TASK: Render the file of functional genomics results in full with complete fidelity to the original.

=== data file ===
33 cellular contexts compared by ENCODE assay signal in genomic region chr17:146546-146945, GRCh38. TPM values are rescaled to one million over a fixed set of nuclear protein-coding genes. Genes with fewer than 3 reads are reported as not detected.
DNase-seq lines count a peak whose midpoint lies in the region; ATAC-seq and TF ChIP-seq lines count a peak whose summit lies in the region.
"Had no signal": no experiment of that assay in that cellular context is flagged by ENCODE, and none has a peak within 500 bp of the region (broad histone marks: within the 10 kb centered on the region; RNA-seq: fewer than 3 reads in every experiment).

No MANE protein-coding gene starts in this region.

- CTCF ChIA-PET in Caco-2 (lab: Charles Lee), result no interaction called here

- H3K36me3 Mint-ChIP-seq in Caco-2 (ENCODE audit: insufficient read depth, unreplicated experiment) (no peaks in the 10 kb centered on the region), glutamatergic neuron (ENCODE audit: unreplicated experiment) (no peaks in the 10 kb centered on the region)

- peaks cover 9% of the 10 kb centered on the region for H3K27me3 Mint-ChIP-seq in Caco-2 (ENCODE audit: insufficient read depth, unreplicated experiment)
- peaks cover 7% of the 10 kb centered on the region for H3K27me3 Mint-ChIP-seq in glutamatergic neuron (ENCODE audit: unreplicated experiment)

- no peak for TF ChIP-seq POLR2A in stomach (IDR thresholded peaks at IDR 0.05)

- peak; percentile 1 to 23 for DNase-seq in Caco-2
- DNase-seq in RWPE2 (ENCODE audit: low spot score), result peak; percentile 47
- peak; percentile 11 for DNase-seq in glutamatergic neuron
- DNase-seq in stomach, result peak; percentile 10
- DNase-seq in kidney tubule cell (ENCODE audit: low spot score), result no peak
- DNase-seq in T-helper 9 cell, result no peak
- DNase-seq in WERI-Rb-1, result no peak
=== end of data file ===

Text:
33 cellular contexts compared by ENCODE assay signal in genomic region chr17:146546-146945, GRCh38. TPM values are rescaled to one million over a fixed set of nuclear protein-coding genes. Genes with fewer than 3 reads are reported as not detected.
DNase-seq lines count a peak whose midpoint lies in the region; ATAC-seq and TF ChIP-seq lines count a peak whose summit lies in the region.
"Had no signal": no experiment of that assay in that cellular context is flagged by ENCODE, and none has a peak within 500 bp of the region (broad histone marks: within the 10 kb centered on the region; RNA-seq: fewer than 3 reads in every experiment).

No MANE protein-coding gene starts in this region.

- CTCF ChIA-PET in Caco-2 (lab: Charles Lee), result no interaction called here

- H3K36me3 Mint-ChIP-seq in Caco-2 (ENCODE audit: insufficient read depth, unreplicated experiment) (no peaks in the 10 kb centered on the region), glutamatergic neuron (ENCODE audit: unreplicated experiment) (no peaks in the 10 kb centered on the region)

- peaks cover 9% of the 10 kb centered on the region for H3K27me3 Mint-ChIP-seq in Caco-2 (ENCODE audit: insufficient read depth, unreplicated experiment)
- peaks cover 7% of the 10 kb centered on the region for H3K27me3 Mint-ChIP-seq in glutamatergic neuron (ENCODE audit: unreplicated experiment)

- no peak for TF ChIP-seq POLR2A in stomach (IDR thresholded peaks at IDR 0.05)

- peak; percentile 1 to 23 for DNase-seq in Caco-2
- DNase-seq in RWPE2 (ENCODE audit: low spot score), result peak; percentile 47
- peak; percentile 11 for DNase-seq in glutamatergic neuron
- DNase-seq in stomach, result peak; percentile 10
- DNase-seq in kidney tubule cell (ENCODE audit: low spot score), result no peak
- DNase-seq in T-helper 9 cell, result no peak
- DNase-seq in WERI-Rb-1, result no peak